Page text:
Last Sunday, we hit the smorgasbord sensation called Valentines.
It was my daughter’s 7th birthday and I wanted her to have the experience of plenty.
We arrived at 12pm.
A cursory look around the joint revealed they’d removed the giant margarine sculptures of yore. Nothing neo-Platonic about those structures, although some of the subjects were often classical; a Poseidon, a centaur. Sadly, no Zeus though.
Once the dinner horn had sounded (actually a small waiter, summonsing patrons to attend to the stainless-steel tureens) we took the children up one by one, to sample the wares of the dessert trolley.
And then it was my turn, and I was struck by the colours and the lights. Bright heat lamps bore down on glistening meats and salamis; salads came slathered with what looked like peach-coloured dressing, and there were metal jugs of the same sauce with mini-ladles everywhere.
The Mexican section was confounded by bad chilli con carne and nacho chips. Garlic bread lay in lazy strips next to every hot tureen and small bowls of sprinkles with a teaspoon scoop offered crushed nuts, bacon bits or dried pumpkin seeds. For what reason, I wasn’t really sure, and I was not about to ask Chef, because I’d heard a rumour that the food was prepared in Palmerston North and then trucked to the various franchises, and that would make the people in white hats ‘reheaters’ rather than actual cooks. And at the end of the day, I really liked this urban myth about the food being cooked at a distance; it had a scary and repellant edge to it.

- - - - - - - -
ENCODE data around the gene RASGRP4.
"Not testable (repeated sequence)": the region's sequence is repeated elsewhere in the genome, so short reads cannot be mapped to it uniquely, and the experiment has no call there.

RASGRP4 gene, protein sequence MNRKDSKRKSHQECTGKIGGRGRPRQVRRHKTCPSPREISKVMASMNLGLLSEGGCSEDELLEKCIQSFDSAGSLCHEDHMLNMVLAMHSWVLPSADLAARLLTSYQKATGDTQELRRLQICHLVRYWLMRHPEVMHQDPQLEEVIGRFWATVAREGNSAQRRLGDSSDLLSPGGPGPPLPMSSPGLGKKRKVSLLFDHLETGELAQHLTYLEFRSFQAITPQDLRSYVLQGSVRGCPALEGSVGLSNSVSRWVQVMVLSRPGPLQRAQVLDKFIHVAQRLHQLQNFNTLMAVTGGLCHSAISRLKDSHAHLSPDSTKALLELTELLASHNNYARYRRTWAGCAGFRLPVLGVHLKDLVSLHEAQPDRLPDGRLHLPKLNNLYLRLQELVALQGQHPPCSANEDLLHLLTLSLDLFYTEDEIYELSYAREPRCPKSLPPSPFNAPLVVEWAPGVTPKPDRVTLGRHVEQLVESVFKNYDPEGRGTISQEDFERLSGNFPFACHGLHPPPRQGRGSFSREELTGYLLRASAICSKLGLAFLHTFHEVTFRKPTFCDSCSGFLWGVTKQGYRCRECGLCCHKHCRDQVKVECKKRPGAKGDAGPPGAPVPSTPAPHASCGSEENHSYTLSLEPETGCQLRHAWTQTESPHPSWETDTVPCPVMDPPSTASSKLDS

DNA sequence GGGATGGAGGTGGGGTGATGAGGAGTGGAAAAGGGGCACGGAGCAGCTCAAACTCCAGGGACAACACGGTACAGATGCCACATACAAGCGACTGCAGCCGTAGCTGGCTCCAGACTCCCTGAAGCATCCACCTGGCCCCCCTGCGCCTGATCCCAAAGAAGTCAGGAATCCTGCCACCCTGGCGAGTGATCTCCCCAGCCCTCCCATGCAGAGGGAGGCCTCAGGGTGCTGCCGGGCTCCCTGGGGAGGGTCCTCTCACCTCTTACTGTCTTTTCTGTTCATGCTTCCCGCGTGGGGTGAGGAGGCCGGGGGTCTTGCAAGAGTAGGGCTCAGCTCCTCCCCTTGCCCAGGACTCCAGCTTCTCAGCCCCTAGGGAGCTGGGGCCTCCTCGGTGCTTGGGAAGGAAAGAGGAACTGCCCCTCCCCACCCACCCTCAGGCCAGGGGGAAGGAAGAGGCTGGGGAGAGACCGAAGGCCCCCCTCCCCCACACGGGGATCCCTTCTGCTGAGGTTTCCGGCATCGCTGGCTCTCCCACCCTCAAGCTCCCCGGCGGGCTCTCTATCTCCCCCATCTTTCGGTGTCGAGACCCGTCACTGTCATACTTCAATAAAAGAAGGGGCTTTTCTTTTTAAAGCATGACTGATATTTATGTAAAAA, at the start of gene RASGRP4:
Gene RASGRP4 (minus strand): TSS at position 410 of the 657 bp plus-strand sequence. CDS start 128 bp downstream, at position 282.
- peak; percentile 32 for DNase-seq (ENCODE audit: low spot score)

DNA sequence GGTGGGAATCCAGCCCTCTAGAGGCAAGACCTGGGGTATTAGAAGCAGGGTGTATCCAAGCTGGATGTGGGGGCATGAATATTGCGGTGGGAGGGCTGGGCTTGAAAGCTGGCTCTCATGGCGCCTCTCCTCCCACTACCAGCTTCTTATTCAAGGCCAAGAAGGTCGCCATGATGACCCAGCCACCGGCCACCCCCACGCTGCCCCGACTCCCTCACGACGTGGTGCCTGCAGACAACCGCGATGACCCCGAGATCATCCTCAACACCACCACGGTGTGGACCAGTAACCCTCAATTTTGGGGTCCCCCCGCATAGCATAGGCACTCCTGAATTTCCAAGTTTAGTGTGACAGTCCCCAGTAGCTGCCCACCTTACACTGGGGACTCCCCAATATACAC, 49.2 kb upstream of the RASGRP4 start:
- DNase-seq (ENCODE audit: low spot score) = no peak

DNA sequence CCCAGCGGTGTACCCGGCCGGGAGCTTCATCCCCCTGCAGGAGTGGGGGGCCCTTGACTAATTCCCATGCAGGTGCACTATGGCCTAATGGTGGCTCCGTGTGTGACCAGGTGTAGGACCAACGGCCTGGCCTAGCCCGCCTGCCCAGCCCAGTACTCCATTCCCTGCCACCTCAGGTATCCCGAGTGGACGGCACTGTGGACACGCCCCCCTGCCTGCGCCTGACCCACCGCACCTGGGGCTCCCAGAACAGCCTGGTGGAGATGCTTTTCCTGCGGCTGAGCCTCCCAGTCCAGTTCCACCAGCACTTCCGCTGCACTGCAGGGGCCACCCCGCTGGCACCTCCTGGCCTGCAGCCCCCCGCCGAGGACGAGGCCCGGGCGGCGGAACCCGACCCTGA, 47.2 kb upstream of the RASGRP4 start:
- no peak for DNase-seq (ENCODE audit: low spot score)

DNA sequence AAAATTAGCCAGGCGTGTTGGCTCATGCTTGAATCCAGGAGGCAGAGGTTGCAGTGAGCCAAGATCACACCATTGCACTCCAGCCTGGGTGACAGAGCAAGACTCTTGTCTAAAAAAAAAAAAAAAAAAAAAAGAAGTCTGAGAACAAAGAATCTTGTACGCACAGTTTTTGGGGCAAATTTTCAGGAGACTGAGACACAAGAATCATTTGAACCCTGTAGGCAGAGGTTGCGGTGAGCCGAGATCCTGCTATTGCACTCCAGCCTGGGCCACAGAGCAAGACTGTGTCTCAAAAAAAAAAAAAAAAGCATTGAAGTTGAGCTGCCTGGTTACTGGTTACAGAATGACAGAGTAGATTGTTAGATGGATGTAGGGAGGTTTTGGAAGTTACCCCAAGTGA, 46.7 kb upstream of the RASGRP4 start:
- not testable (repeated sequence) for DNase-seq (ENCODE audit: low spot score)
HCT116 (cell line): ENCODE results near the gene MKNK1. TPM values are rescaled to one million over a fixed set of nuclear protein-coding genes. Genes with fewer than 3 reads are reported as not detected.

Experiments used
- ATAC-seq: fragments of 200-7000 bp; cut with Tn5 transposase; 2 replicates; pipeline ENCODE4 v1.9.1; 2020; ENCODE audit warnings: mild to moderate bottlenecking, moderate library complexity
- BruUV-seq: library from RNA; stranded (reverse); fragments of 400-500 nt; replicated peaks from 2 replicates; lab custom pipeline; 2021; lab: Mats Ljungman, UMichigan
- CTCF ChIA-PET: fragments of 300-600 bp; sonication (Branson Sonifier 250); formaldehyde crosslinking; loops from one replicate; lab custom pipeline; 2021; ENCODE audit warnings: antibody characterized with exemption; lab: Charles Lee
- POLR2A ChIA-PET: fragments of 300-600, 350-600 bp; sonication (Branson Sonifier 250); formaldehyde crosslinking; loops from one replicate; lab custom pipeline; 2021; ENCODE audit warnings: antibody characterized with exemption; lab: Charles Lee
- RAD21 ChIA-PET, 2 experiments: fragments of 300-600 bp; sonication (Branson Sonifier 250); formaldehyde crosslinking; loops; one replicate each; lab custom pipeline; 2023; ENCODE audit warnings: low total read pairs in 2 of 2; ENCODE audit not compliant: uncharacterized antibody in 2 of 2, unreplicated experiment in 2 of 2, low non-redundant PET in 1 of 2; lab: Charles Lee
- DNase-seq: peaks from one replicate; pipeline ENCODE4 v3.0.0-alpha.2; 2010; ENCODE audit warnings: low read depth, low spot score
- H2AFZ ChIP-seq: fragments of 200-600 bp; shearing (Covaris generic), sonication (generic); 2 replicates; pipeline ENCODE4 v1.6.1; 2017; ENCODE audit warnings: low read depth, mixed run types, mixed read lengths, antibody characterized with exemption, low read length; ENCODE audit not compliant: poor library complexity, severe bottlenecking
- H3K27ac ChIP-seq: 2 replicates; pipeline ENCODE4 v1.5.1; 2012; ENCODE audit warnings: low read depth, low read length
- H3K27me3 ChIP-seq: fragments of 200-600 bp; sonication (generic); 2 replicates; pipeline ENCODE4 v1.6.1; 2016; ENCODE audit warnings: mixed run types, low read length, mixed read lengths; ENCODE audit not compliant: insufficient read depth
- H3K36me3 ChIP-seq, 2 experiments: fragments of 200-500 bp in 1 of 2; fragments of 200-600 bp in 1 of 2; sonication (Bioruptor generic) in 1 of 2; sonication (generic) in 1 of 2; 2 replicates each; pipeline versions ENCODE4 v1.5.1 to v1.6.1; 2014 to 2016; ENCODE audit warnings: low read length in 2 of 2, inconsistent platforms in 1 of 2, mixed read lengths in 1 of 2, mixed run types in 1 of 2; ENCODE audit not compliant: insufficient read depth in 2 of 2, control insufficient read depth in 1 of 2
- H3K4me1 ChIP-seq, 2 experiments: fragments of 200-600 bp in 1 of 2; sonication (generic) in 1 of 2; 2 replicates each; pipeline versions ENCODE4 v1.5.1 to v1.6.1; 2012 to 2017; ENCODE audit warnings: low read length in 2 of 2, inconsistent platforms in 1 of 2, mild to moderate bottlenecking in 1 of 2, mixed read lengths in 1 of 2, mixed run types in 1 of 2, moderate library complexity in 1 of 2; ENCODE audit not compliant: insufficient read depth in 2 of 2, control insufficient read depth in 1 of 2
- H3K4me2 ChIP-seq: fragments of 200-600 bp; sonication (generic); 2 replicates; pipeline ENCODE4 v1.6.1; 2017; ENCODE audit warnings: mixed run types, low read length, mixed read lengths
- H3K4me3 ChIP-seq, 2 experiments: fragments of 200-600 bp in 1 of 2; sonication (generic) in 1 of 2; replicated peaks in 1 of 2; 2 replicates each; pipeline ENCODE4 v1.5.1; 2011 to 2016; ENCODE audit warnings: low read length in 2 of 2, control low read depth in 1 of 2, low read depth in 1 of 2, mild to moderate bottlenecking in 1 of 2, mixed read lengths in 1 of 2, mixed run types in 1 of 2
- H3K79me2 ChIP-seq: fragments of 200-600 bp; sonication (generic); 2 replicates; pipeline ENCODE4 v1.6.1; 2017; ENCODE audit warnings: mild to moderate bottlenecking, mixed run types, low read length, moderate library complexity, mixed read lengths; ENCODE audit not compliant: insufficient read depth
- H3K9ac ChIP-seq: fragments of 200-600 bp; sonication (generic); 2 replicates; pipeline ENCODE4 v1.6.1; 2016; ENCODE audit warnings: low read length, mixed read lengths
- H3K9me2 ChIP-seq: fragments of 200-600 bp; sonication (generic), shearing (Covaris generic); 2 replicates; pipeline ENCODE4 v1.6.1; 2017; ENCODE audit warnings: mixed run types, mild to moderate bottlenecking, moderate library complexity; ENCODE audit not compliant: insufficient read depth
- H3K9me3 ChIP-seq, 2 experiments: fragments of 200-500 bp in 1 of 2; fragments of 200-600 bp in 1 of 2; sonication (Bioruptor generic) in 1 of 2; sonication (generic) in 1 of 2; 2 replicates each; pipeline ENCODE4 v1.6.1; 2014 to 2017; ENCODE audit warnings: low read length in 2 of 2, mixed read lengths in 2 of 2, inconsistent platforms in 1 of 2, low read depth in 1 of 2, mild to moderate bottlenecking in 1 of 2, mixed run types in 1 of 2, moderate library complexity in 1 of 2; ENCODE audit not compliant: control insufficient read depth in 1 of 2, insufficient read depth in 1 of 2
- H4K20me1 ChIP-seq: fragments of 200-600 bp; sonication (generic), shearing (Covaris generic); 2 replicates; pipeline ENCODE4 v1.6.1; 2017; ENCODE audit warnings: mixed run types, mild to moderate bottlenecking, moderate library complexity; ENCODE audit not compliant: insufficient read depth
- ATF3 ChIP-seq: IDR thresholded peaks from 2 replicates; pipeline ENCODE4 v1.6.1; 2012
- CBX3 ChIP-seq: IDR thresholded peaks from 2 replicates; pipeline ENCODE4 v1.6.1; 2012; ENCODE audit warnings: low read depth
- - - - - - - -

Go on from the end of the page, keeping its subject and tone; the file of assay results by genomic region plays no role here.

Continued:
I heaped my plate with anything I could find, even butter chicken, which in reality was chicken in a an orange-coloured sauce. Facial expression: neutral.
I knew I was risking my life eating some of this stuff and I didn’t care. I could have sat there until 7pm just grazing, assessing the condition of the rubber plants that were still there from 1987, the leaves nibbled by god-knows what, and a glance over to the games room which doubled as a place to store baby high chairs, and the drinks station, which served Pepsi (unthinkable), red and white wine and Steinlager.
If that wasn’t enough for you, you could hit the dessert area hard-out, and smash a few New Zealand favourites onto your refreshed plate; a chocolate log absolutely addled in strong liqueur essence, some kind of trifle or a mousse of chocolate and by this stage I’d started to break out into a sweat until I saw the coffee percolator (the glass fish-bowl type) and all was well again in my world.
By 1pm great extended families trailed into the building, fresh from church, leaving their sliding doored mini-vans in the car park overlooking the exclusive school of that area.
We left, filled with proteins not normally sampled in our day-to-day life, nicely ‘full’ and the children happily skipping to the car feeling they’d attended a mythical feast.
A lone pink balloon floated onto the highway as we pulled out into the Autumn afternoon.